On the night of Sunday, May 2, the clergy and parishioners of the Synodal Cathedral of the Sign in New York City celebrated a long-awaited event – the great and radiant feast of Christ’s Resurrection. Officiating the festal divine services was the First Hierarch of the Russian Church, Metropolitan Hilarion of Eastern America & New York, co-served by Bishop Nicholas of Manhattan, cathedral dean Archpriest Andrei Sommer, cathedral clerics: Archpriest Edward Chervinsky, Abbot Zosimas (Krampis), and Protodeacon Nicolas Mokhoff, as well as Protodeacon Serge Arlievsky (cleric of Holy Dormition Convent "Novo-Diveevo" in Nanuet, NY) and Hierodeacon Panteleimon (Jigalin; diocesan cleric).
The choir sang magnificently under the direction of conductor Vadim S. Gan. At the beginning of Passion Week, the Kursk Root Icon of the Mother of God had returned to the cathedral, and its presence gave the feast day even greater spiritual joy.
Toward the end of Midnight Office, at the singing of "Do not lament Me, O Mother…", the Shroud is lifted up and taken into the altar. The hymns conclude with faith in Christ’s Resurrection. And if, two millennia ago, the Savior’s disciples and even the myrrh-bearing women were lost and confused, the tragedy has already ceased for us in the present day: God is no longer suffering on the Cross; He has descended to Hades and is releasing the dead therefrom.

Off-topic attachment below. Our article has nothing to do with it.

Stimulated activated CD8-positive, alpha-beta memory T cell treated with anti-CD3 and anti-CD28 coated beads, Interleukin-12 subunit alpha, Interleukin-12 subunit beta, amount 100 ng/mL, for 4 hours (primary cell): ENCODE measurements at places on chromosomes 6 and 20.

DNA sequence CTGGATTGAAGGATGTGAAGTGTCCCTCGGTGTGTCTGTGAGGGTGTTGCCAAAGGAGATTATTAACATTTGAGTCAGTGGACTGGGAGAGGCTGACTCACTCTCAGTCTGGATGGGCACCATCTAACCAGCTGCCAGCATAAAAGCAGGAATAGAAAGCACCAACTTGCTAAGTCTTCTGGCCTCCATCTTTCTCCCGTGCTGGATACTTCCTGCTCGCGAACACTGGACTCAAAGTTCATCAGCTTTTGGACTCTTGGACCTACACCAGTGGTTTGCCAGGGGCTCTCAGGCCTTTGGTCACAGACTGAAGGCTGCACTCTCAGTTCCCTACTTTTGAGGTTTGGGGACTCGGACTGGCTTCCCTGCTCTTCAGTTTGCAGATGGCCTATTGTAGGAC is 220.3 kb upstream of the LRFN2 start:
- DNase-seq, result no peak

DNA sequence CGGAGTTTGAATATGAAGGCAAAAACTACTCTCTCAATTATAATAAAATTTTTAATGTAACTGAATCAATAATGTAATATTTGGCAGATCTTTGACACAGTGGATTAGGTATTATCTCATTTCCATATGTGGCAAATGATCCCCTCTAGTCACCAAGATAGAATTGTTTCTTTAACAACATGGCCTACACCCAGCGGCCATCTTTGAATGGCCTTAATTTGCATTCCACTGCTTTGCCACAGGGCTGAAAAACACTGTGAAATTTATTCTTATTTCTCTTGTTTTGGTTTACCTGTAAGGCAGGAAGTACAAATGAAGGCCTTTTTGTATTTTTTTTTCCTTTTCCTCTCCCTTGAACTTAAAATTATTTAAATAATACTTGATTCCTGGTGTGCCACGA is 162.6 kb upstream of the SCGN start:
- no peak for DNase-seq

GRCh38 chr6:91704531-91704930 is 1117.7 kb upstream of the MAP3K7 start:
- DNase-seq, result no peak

Thus, the culmination of the feast: all light is extinguished in the church, and from the altar, quietly at first, begins the sticheron of the feast – "Thy Resurrection, O Christ Savior…". With the icon of Christ’s Resurrection and Paschal hymns, the procession streams out of the altar, into the church, and out into the street, into the courtyard of the Synodal Headquarters – to tell the world that Christ had risen. Bishop Nicholas led the procession and returned to the cathedral, where he was greeted by the First Hierarch of the Russian Church Abroad.
The bishops, followed by the clergy, announced Christ’s Resurrection to the people. In the altar, the priests changed their vestments and, it seems, practically flew around the church as they congratulated everyone.
The Paschal Matins service concluded with the reading of the Catechetical Sermon of the Holy Hierarch John Chrysostom, which Bishop Nicholas read aloud. Russian liturgical rubrics since the 16th century bear witness to it, and it expresses the all-encompassing and all-forgiving character of Pascha.
Divine Liturgy was then celebrated, upon conclusion of which virtually all those present communed of Christs’ Holy Mysteries, and shared in a Paschal meal. The sun was beginning to rise when the faithful began to head for home, proclaiming to a still quiet city the glad tidings of the Resurrection of the Savior of the world, the glad tidings that nothing could overshadow.